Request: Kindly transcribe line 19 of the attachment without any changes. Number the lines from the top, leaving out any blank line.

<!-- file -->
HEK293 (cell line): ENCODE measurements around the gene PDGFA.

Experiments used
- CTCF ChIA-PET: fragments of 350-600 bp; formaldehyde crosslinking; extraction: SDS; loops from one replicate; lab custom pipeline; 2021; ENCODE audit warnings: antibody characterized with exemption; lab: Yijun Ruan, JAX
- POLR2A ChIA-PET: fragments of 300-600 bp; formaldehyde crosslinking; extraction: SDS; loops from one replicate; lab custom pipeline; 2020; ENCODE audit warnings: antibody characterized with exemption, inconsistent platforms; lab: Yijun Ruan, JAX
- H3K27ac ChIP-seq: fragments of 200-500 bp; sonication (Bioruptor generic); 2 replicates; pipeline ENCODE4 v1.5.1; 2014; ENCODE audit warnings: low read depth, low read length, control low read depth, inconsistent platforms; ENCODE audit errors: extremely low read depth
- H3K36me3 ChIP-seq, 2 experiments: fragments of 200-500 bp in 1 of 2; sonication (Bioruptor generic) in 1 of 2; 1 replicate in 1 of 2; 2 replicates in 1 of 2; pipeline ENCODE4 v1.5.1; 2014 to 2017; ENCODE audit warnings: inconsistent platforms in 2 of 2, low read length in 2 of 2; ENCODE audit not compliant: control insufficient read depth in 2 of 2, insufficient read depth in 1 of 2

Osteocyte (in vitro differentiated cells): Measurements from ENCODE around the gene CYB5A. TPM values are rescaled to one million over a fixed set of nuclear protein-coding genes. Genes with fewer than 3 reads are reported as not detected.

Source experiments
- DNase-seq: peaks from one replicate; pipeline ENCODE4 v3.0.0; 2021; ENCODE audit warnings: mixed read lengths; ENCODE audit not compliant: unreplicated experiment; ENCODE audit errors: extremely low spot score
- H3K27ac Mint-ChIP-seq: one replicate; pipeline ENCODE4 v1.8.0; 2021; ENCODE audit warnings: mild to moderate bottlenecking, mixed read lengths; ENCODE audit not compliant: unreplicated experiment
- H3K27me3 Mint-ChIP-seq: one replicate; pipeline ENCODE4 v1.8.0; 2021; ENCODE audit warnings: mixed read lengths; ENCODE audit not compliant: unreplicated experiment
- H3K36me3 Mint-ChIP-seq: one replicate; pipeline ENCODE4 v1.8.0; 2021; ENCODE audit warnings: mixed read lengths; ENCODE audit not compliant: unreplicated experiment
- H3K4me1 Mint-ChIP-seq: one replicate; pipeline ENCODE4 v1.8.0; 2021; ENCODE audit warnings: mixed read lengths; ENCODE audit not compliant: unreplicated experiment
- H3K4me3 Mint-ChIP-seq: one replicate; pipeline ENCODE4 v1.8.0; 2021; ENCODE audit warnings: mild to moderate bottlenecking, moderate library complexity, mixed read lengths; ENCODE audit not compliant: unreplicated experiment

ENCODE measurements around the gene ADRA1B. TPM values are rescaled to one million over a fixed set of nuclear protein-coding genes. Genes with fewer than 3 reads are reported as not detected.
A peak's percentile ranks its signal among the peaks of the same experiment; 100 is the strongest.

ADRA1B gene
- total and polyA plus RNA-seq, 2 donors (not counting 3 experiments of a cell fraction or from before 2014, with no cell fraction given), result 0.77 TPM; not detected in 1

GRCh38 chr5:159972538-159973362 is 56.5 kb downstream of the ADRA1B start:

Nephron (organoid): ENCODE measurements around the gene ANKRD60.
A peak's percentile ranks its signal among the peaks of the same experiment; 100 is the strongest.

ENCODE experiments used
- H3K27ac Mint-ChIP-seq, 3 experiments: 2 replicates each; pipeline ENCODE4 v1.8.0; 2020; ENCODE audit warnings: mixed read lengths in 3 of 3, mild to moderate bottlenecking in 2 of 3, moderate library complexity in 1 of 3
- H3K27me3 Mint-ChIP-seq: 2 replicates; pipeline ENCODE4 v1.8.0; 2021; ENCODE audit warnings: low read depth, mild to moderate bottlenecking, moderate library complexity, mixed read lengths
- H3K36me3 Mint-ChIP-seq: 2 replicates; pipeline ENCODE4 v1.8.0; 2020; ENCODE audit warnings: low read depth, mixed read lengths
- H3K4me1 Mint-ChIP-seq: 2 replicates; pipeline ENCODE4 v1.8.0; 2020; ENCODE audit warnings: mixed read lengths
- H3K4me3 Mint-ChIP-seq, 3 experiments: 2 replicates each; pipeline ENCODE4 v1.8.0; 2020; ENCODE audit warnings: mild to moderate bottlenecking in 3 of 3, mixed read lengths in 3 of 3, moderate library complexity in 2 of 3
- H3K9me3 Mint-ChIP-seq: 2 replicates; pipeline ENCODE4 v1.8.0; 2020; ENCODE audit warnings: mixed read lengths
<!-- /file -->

GRCh38 chr5:159972538-159973362 is 56.5 kb downstream of the ADRA1B start: